But the UK has been the primary EU job target for young Polish workers long before Poland actually joined the EU, while this has not been the case of Romanian or Bulgarian workers. Romanians rather choose Italy or Spain – because of language and cultural reasons, geographical vicinity, but possibly also because of the inefficiency of authorities in the crackdown on illegal labor (Christopher Condon reported on this for the FT on the 29/08/06 in “Romanians set sight on Italy and Spain” ). Moreover, quite likely most Romanian migrant workers are already working in Italy and Spain, though mostly in the grey zone. Some estimates (like the Romanian Labor Ministry cited by the previous FT source) claim 2 million Romanians are already working in the EU – 2 million of a 22 million country – so how many more could realistically leave? Of these, 90% are estimated to work illegally. Even if these guesstimates give rather the upper bound, other surveys tend to show ca. 1 million (cited in Migrating or Commuting....) of which 53% illegal. As for Bulgaria, the situation is a bit different. The language similarity is nor an issue, but the country experienced a massive outflow of migrants in the early 1990s (official figures cited in ILO International Imigration Paper no.39
show about 480 thousand net emigrantion in 1988-1995, and here surveys show a decline in population of 6% between 1992-2001), most of them to Germany, Austria, Italy and Spain (and US). Thus in both cases the answer to the question whether Romanians and Bulgarians would flood the EU-15 labor markets upon entry seems to be – no, they’re already there.

Whether the UK opens up to Romanians and Bulgarians – will probably not change much in the UK labor market – as mentioned, the UK would be unlikely to become a primary target for Romanians, and moreover its low-skilled labor market is rather saturated by workers from CE-8. That is, I would claim the large wave of influx into the UK has peaked, and a couple thousand workers from the south of Europe would not change much.

But a decision not to do so (i.e. open up) in Italy, Spain or even France seems rather a mistake. Putting aside the fact that opening labor markets would spread the migration more evenly across the EU15, the EU could benefit as a whole on legalizing the status of ‘underground’ workers from Bulgaria and Romania. Additionally, new EU members will enjoy the right to freedom of movement, and thus coming to an EU15 country as tourist will, contrary to still the current situation (albeit already much easier than a couple years ago) be trouble-free. Therefore one can expect an even additional boost to grey zone employment, especially in Italy, Spain and France. This will not only increase the problem of crime, but also put downward pressure on wages – obviously illegal workers are not subject to minimal wages, and the employer bears no costs of social security or medical insurance. The only wise decision would be to open up, and allow a “coming-out” of the underground workers, which would facilitate the crackdown on crime.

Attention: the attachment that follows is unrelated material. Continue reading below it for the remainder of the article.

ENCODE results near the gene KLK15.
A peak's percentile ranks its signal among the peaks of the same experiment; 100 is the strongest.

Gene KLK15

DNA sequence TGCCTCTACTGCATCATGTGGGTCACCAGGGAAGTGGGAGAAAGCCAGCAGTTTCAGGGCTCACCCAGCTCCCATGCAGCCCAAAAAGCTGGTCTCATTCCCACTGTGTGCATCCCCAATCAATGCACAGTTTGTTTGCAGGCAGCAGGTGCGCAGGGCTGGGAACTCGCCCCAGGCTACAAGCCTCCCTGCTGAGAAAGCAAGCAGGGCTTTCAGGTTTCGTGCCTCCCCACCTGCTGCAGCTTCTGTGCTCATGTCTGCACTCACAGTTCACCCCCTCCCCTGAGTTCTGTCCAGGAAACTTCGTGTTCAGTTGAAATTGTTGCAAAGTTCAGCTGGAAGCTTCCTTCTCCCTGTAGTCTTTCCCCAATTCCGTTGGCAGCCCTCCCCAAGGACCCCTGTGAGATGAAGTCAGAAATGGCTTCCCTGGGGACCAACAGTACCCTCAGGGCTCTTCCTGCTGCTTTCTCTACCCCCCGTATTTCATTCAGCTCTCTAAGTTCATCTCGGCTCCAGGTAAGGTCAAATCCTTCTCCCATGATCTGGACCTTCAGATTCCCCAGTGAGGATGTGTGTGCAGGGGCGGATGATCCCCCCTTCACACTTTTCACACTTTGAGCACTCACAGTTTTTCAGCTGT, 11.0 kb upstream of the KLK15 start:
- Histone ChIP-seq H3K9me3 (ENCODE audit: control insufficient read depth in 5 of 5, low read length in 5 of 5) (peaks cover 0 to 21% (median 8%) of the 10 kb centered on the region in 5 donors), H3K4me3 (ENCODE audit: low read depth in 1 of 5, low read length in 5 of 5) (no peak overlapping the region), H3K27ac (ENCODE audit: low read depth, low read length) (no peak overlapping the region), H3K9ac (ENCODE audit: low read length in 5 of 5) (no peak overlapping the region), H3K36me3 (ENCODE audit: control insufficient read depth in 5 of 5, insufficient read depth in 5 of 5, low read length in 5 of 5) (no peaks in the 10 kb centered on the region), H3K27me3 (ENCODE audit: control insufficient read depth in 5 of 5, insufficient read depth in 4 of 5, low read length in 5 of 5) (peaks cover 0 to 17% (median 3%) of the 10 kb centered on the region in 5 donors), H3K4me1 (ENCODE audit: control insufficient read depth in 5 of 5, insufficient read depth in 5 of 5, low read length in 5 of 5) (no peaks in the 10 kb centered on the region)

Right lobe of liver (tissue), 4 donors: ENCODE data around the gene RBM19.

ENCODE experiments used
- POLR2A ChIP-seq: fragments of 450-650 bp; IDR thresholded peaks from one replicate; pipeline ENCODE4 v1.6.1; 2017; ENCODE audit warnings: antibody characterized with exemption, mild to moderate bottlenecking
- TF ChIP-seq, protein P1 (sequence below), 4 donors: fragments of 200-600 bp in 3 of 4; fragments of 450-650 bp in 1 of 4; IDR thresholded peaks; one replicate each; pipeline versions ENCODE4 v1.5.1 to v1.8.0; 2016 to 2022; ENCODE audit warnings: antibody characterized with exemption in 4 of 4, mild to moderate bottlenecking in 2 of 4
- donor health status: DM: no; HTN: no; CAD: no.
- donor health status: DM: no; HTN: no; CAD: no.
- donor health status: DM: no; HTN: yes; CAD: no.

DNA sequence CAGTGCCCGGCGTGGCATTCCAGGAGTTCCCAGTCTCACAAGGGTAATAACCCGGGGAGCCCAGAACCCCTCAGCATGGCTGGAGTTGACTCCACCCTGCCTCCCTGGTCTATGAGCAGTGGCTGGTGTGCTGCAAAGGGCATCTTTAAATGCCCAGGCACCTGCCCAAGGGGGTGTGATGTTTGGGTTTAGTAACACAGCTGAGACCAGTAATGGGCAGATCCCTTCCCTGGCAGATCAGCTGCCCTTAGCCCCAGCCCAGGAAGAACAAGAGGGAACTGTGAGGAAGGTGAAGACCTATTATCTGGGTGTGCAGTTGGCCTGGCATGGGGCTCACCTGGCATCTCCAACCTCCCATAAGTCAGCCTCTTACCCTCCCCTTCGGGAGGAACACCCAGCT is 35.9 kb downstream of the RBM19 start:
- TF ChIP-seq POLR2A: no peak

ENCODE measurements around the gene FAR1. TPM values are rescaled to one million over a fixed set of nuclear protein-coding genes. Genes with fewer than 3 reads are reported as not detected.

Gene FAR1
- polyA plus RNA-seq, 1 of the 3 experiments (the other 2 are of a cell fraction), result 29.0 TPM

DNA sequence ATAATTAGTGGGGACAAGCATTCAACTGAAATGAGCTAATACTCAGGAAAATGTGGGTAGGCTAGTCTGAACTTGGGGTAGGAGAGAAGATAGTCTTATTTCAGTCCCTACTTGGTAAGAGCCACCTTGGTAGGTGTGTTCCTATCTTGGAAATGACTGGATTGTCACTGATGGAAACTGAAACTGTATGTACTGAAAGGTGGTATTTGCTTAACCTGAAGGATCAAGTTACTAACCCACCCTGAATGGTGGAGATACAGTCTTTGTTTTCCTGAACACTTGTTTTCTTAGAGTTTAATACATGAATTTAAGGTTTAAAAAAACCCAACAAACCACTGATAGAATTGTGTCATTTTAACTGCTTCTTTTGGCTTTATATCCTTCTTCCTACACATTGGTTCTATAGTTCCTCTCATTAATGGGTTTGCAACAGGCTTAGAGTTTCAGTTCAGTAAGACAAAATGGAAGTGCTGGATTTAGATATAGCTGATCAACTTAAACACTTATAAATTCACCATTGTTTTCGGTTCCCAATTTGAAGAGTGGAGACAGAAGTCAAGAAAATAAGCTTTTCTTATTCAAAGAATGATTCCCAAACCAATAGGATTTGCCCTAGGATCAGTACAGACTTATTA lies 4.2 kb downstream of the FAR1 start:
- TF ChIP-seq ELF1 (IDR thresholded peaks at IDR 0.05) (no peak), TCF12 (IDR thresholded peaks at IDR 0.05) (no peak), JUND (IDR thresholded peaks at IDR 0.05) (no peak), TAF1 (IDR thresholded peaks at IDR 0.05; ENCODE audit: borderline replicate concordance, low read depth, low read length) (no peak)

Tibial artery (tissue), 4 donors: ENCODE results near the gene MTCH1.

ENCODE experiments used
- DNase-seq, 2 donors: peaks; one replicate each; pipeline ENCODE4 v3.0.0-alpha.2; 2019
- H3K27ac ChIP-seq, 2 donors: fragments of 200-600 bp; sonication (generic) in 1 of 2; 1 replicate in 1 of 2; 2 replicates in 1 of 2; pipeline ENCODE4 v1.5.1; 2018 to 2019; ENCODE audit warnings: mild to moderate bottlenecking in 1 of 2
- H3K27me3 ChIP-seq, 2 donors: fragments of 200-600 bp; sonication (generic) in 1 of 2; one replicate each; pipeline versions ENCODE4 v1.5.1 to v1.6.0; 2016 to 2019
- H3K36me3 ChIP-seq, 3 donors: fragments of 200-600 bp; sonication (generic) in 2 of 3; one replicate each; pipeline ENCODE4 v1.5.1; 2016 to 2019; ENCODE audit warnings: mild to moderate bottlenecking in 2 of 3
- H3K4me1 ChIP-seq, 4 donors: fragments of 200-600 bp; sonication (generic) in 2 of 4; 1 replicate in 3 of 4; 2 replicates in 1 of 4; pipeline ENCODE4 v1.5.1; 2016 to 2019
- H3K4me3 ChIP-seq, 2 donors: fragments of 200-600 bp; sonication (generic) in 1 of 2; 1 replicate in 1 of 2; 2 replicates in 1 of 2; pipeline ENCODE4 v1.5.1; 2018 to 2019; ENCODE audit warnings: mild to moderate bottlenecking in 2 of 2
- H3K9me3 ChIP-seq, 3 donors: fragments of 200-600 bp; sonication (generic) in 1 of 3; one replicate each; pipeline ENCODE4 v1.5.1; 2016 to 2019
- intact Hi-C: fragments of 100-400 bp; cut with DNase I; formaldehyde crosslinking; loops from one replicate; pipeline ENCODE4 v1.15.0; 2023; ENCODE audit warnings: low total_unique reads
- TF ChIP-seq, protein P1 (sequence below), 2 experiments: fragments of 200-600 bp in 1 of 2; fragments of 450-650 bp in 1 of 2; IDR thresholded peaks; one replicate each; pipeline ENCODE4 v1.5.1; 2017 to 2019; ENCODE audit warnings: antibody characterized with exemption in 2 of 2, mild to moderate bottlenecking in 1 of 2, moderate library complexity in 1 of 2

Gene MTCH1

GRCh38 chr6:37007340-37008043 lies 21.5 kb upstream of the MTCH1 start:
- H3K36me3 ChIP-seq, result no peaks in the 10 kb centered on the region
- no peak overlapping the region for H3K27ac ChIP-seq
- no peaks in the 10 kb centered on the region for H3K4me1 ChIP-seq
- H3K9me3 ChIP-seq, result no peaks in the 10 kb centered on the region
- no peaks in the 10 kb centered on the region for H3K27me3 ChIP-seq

Finally, governments of CEECs are realizing that the outflow of (mainly young, flexible and often skilled) workers may not be so favorable, and we should soon expect incentives in order to attract them back home. Admittedly the recent emigration did contribute to the lowering of unemployment rates in Poland (from above 19% on EU entry to 15.5% in August, though not seasonally adjusted) and other CE-8 countries, but as we discussed thoroughly on this blog ( here ) the outflow of (mainly young) workers may have many adverse longer term effects on the economies. Social security, pension and healthcare systems are put under strain from the lack of contributors, while the amount of beneficiaries is increasing as the societies age (in case of the CE-8 relatively rapidly). The infamous, though possibly frequent case of university graduates (whose education was paid by the tax payer) not being able to find a job at home and thus shifting to low skilled tasks in the UK, means that the money invested in their education could perhaps have been spent better. Health and pension systems, and (in this case rather wasteful) education spending reinforce the already high tax burden on employees in the home countries, which further decreases the job opportunities for young workers – creating something like a vicious circle.
Bulgaria and Romania are growing fast and unemployment rates are not extremely high (8.7% and 7.5% respectively data). Reportedly, some sectors in Poland (despite the still high unemployment rate) like agriculture and construction, but also Romania are reporting a shortage of labor–and during this years’ harvest, there were voices in the Polish government to look east for workers….